As the old saw goes, a banker is someone who lends you his umbrella when the sun is shining and then wants it back as soon as the first drops of rain fall.
Hostility toward money lenders goes way back. In the Middle Ages in Europe, to deposit your money with one was unlawful, “even as it would be unlawful to deposit one’s sword with a madman, a maiden with a libertine, or food with a glutton.”
Loans may no longer be against the law, but bankers have been, and still are, convenient villains in popular culture.
In the movie “It’s a Wonderful Life,” for example, old man Henry Potter mocked George Bailey’s just-deceased father by remarking that “ideals without common sense can ruin this town.” And he said of George issuing a loan to his friend Ernie, Bedford Falls’s cabby, “You see, if you shoot pool with some employee here, you can come and borrow money.”
Were the now-failed Silicon Valley Bank and Signature Bank acting sensibly or madly? And did they shoot pool with powerful Washington figures in hopes that they could avoid ruin despite their lack of sense?
How much common sense is there in the “ideals” associated with SVB not having a chief risk officer for most of last year as it hurtled toward collapse, but at the same time employing a chief diversity, equity, and inclusion officer and making a point of focusing on climate change, and social and corporate governance policies? “Issues of inequity in the innovation sector” apparently mattered more to SVB president and CEO Greg Becker than the soundness of his bank’s loans in an environment of rising interest rates amid high inflation.
It’s no shock to find that Joe Biden’s presidential campaign and political action committees were bestowed with at least $11,900 from SVB executives, with SVB managing director Gerald Brady giving $5,600 to Biden’s 2020 campaign, according to the Federal Election Commission. The Democratic National Committee and various party politicians are announcing the return or the money or donating funds received to charities.
Congress early this month moved against a Biden administration rule forcing pension funds holding $12 trillion of 150 million Americans’ savings to include environmental, social, and corporate governance (ESG) in their investment decisions—in other words, make your retirement finances dependent on the same kind of thinking that led SVB to collapse. ESG equities distinctly underperform the market.
Who can forget Jimmy Stewart as George Bailey scrambling to hand out cash meant for his honeymoon to beleaguered depositors during the run on the Bailey Savings & Loan? But the tone-deaf sixteenth largest bank in the country was handing out company-wide bonuses to its employees for their 2022 work just hours before the government had to take it over.
In the case of Signature Bank, it wasn’t George Bailey shooting pool, it was superstar bankers poached from competitors in at least one case spending “most of his week golfing with prospective clients.” Big Signature Bank customers ultimately included rap superstars. And speaking of Ernie the Bedford Falls cabby, among Signature’s peculiar banking practices was to encourage taking out loans to buy New York City’s infamously expensive taxi medallions—in itself a regulatory shell game—in expectation of Uber and Lyft upending the passenger transport landscape.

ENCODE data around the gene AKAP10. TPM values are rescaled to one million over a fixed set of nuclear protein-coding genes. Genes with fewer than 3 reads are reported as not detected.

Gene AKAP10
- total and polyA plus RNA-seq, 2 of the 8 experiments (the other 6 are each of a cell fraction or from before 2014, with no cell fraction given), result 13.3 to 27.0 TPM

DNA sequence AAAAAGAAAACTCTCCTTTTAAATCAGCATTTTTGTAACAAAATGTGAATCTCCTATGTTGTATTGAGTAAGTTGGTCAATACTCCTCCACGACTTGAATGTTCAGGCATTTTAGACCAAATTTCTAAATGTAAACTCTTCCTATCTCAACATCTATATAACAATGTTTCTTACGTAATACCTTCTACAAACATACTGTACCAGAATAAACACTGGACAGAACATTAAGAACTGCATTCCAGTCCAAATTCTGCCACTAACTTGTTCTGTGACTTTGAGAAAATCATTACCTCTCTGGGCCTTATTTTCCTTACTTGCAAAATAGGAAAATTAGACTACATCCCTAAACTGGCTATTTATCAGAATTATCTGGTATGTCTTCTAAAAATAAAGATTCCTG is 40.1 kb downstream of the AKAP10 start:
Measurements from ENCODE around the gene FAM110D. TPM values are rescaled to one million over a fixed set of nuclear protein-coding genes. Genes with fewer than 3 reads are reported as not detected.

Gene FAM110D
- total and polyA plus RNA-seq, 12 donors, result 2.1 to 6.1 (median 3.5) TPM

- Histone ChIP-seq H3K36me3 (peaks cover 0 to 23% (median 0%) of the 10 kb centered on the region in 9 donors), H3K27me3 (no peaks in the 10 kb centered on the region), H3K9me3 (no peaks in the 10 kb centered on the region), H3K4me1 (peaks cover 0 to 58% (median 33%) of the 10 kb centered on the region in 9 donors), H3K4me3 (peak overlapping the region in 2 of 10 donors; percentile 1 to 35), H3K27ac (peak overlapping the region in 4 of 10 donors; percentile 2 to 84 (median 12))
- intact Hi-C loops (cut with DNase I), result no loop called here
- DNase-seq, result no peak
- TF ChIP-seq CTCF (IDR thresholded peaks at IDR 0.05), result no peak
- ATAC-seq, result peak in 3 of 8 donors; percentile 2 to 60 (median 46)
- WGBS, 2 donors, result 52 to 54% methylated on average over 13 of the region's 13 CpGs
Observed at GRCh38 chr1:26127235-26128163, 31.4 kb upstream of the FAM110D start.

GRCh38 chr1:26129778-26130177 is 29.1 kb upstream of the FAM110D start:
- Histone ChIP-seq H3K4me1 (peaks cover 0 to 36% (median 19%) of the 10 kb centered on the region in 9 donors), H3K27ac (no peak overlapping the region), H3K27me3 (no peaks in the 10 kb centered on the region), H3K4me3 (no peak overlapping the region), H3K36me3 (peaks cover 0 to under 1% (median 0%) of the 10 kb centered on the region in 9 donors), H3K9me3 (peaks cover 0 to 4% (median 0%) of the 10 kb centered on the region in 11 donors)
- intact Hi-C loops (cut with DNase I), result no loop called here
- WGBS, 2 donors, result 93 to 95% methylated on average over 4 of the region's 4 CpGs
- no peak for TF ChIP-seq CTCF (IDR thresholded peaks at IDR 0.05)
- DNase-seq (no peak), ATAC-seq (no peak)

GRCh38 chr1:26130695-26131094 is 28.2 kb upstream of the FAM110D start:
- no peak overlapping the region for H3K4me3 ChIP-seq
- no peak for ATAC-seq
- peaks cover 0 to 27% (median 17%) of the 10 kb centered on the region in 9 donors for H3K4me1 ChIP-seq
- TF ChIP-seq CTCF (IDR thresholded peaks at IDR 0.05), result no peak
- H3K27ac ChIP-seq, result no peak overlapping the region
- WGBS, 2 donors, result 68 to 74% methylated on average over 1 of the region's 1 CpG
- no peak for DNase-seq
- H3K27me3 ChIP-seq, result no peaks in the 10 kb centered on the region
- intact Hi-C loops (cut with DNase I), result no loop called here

Of far more import, however, was Signature’s over-exposure in cryptocurrency, where it placed over a quarter of its $109 billion in deposits before the FTX debacle last year that sent crypto spiraling to earth.
The bailing out of these two boutique, politically fashionable institutions by the “wokest” of woke presidents is for the benefit of the well-to-do; most of the tens of billions of dollars in deposits exceed the Federal Deposit Insurance Corporation’s (FDIC) $250,000 ceiling. Would a bank in deep trouble in, say, Roberts County in the Texas panhandle, where the median average family income is $50,400, have received such exceptional treatment from Uncle Sam?
And don’t swallow Treasury Secretary and former Federal Reserve chairwoman Janet Yellen’s claims that the “bank fees”-funded rescues will leave no taxpayers on the hook. Like any other business, banks ultimately pass the taxes and fees imposed upon them by the government down to their customers, whether it happens individually or collectively, conspicuously or in hidden manner. As Fordham University law school professor and bank bailout expert Richard Squire points out, while management at SVB and Signature may be being allowed to save face, “the venture capital firms and the startups are being bailed out. There is no doubt about that.”
The Biden administration’s nearly $5 trillion in spending is the engine behind the inflation that forced the Federal Reserve to embark on an extended policy of raising the interest rates under its direct control—which in turn has put the squeeze on banks, especially those conducting fast and loose financial practices. But as scary as that chain reaction may be, the FDIC’s guarantee to reimburse all the rich uninsured depositors at the two failed institutions, making an exception to its $250,000 cap, and no matter how big the depositors’ accounts, is more alarming.
Such measures take the United States down a road toward total nationalization of the banking system and removes the indispensable elements of accountability and discipline all businesses need: certainty that misjudgment and irresponsibility must come with a cost.
When Washington bails that out, America turns into Potterville.
Mon, 03/20/2023 – 23:00
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Author: Tyler Durden